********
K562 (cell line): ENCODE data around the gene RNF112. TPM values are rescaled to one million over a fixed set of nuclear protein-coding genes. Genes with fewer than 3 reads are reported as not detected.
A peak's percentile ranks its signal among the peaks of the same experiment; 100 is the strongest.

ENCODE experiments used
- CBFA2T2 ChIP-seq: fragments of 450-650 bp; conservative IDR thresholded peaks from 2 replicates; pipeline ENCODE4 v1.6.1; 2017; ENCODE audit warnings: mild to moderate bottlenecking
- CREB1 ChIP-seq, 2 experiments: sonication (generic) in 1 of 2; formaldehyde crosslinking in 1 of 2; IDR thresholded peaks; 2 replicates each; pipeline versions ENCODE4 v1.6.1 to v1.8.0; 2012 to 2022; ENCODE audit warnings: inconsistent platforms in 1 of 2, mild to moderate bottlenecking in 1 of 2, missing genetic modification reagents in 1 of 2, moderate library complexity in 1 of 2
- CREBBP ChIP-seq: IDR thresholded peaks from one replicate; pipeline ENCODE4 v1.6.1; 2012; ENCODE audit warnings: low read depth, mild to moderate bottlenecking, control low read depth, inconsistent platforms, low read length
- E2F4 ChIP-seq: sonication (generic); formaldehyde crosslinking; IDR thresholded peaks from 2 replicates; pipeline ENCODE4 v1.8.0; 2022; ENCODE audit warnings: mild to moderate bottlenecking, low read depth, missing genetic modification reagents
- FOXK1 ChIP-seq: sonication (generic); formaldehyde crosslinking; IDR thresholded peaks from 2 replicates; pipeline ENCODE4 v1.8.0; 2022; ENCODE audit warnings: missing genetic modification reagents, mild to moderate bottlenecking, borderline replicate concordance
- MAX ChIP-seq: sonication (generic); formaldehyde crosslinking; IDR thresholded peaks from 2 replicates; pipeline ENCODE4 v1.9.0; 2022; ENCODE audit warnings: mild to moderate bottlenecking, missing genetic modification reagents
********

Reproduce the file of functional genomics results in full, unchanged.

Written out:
K562 (cell line): ENCODE data around the gene RNF112. TPM values are rescaled to one million over a fixed set of nuclear protein-coding genes. Genes with fewer than 3 reads are reported as not detected.
A peak's percentile ranks its signal among the peaks of the same experiment; 100 is the strongest.

ENCODE experiments used
- CBFA2T2 ChIP-seq: fragments of 450-650 bp; conservative IDR thresholded peaks from 2 replicates; pipeline ENCODE4 v1.6.1; 2017; ENCODE audit warnings: mild to moderate bottlenecking
- CREB1 ChIP-seq, 2 experiments: sonication (generic) in 1 of 2; formaldehyde crosslinking in 1 of 2; IDR thresholded peaks; 2 replicates each; pipeline versions ENCODE4 v1.6.1 to v1.8.0; 2012 to 2022; ENCODE audit warnings: inconsistent platforms in 1 of 2, mild to moderate bottlenecking in 1 of 2, missing genetic modification reagents in 1 of 2, moderate library complexity in 1 of 2
- CREBBP ChIP-seq: IDR thresholded peaks from one replicate; pipeline ENCODE4 v1.6.1; 2012; ENCODE audit warnings: low read depth, mild to moderate bottlenecking, control low read depth, inconsistent platforms, low read length
- E2F4 ChIP-seq: sonication (generic); formaldehyde crosslinking; IDR thresholded peaks from 2 replicates; pipeline ENCODE4 v1.8.0; 2022; ENCODE audit warnings: mild to moderate bottlenecking, low read depth, missing genetic modification reagents
- FOXK1 ChIP-seq: sonication (generic); formaldehyde crosslinking; IDR thresholded peaks from 2 replicates; pipeline ENCODE4 v1.8.0; 2022; ENCODE audit warnings: missing genetic modification reagents, mild to moderate bottlenecking, borderline replicate concordance
- MAX ChIP-seq: sonication (generic); formaldehyde crosslinking; IDR thresholded peaks from 2 replicates; pipeline ENCODE4 v1.9.0; 2022; ENCODE audit warnings: mild to moderate bottlenecking, missing genetic modification reagents